The clouded leopard (Neofelis nebulosa) is a big cat of south-eastern Asia. It looks remotely similar to a leopard, but is smaller and has larger, misty patches to which it owes its name.
Traditionally, four subspecies are distinguished, one of which is presumed extinct and another of which is now recognised as a distinct species:
- Sunda clouded leopard (Neofelis nebulosa diardi) – Sumatra and Borneo, extinct on Java. Considered a distinct species (Neofelis diardi) since 2006.
- Taiwanese clouded leopard (Neofelis nebulosa brachyurus) – Taiwan. The Taiwanese clouded leopard was relatively small, it is probably extinct.
- North Indian clouded leopard (Neofelis nebulosa macrosceloides) – Nepal to Myanmar.
- Indochina clouded leopard (Neofelis nebulosa nebulosa) – Southern China to Malay Peninsula.
THE CLOUDED LEOPARD.
Synonym = (Original title) THE CLOUDED TIGER. Felis macrocelis.
This very beautiful species was first discovered in Sumatra, by Sir Stamford Raffles, and a short notice of it, under its Malayan name of Rimau Dyan, was given in the catalogue of his zoological collection, published in the Linnean Society’s Transactions in 1822, (vol. xiii. p. 250). Shortly afterwards, M. Temminck, who had examined several imperfect skins of this animal in the collections of Leiden and Paris, and in that of the East India Company in London, gave a more extended notice of the species in the first volume of his “Monographies de Mammalogie,” under the appropriate name of Felis macrocelis. A living specimen of the new species was brought to England by Sir Stamford Raffles,in the autumn of 1824, and a more perfect description and figure was taken from this individual, and contributed to the “Zoological Journal,” by Dr. Horsfield. Sir Stamford Raffles’ specimen was placed, on its death, in the Zoological Society’s Collection, whence it was subsequently transferred to the National Collection in the British Museum.
The Sumatran specimen is identical in all respects with the subjects of Mr. Wolf’s drawing, one of which is still living in the Menagerie. They were obtained in Assam, by an officer in the service of the Hon. East India Company, who shot the mother, and succeeded in inducing his servants to rear the whelps, which were then but a few day sold. They have always preserved habits of the utmost gentleness, and exhibit extraordinary attachment to their attendant.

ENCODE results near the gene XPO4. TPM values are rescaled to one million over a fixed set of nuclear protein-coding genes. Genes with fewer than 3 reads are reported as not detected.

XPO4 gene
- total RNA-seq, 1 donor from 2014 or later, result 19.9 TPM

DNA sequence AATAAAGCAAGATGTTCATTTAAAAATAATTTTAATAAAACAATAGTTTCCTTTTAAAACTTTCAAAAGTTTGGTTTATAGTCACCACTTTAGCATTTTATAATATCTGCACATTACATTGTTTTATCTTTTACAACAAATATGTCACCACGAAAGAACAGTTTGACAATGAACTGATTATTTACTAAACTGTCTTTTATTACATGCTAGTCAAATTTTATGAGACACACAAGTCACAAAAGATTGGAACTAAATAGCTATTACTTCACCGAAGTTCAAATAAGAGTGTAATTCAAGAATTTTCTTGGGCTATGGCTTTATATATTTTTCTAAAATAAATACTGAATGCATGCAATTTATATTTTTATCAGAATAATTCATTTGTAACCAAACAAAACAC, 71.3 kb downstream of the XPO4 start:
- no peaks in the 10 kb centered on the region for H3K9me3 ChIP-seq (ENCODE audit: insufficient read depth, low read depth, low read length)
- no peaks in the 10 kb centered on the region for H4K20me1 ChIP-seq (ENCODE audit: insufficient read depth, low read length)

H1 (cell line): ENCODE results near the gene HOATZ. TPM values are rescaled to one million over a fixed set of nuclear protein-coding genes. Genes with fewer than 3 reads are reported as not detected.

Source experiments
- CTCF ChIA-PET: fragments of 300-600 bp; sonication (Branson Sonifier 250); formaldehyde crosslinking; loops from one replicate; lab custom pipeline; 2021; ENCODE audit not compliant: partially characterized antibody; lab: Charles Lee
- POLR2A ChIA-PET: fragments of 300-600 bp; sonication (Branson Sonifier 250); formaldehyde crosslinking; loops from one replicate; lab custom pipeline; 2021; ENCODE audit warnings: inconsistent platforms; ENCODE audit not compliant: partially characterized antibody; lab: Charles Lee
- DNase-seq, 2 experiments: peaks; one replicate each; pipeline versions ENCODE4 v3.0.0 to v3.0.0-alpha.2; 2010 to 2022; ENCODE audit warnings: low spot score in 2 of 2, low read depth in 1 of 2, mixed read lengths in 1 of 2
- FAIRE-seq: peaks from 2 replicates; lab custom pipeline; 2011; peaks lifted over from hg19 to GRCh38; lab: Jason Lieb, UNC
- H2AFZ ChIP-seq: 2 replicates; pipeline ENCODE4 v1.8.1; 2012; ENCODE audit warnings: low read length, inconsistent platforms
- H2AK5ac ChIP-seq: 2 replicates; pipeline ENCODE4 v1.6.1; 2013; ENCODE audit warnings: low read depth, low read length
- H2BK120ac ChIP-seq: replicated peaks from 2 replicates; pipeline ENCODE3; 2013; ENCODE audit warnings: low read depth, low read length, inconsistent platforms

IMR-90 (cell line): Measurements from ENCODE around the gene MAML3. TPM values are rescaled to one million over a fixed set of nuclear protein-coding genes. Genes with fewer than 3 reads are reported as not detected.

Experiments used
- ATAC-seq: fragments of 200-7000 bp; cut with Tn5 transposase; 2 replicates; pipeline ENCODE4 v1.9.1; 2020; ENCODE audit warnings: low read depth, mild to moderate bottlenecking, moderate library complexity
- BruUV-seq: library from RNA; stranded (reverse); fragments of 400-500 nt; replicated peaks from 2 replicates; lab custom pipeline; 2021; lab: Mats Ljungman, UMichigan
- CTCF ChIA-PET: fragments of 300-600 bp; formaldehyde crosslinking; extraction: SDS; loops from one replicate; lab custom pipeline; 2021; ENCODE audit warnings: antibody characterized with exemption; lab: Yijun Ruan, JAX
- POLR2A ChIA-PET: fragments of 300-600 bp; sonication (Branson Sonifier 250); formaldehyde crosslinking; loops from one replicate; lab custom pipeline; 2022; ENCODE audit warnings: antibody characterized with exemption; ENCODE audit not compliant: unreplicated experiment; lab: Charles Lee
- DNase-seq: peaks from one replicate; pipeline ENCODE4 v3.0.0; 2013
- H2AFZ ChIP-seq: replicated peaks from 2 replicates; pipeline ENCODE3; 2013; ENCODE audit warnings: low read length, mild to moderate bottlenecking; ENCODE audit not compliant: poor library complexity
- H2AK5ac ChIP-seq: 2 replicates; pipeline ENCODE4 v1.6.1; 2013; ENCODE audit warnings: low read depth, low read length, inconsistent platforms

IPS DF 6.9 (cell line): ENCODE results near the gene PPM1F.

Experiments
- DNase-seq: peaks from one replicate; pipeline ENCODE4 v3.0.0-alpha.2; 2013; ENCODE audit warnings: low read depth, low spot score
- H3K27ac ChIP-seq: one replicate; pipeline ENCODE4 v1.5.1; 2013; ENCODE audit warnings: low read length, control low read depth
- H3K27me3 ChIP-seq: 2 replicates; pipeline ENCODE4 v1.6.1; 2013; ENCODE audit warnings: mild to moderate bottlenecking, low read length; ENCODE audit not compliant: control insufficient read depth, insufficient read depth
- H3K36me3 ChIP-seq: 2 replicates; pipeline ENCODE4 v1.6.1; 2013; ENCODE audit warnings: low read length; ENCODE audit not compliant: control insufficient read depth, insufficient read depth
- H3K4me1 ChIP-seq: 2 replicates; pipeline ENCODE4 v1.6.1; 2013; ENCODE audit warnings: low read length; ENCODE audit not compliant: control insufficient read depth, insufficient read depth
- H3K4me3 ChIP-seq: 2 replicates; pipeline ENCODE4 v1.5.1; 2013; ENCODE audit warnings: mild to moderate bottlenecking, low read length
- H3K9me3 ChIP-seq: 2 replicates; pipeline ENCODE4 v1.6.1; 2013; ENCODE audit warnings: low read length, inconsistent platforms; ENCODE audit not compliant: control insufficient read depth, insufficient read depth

The character of the head, the great length and thickness of the tail, combined with a very peculiar coloration, which is excellently rendered in the drawing, distinguish these animals at the first glance from the other Leopards. Their nearest ally is a smaller species from Nepal, formerly also in the Society’s collection, which Mr. Hodgson has described under the name of Felis macrocelides, and which is carefully figured in the “Proceedings of the Zoological Society” for 1853.
In its natural state, according to Sir Stamford Raffles, the Clouded Tiger lives principally on trees, pursuing and feeding on birds, and is said by the natives to be in the habit of sleeping stretched across the fork of a large bough, a practice which our captive specimens often imitate among the branches with which their cage in the Society’s Gardens is supplied.
The Clouded Tiger is found in Borneo as well as in Sumatra, according to M. Temminck, but does not occur in Java. On the continent its range extends into Siam, and up the Malayan peninsular as far north as Assam. The Felis macrocelides of Nepal and Tibet, above mentioned, described as being found on both sides of the snow in lofty sites, is of smaller size, and rather different in its markings. Its claim to be considered a really distinct species, appears rather doubtful, but, on the other hand, the existence of the same animal in Sumatra and amidst the snows of Tibet, is certainly not in accordance with the general laws of geographical distribution.
Source: Zoological sketches by Joseph Wolf (1820-1899). London: Henry Graves, 1861.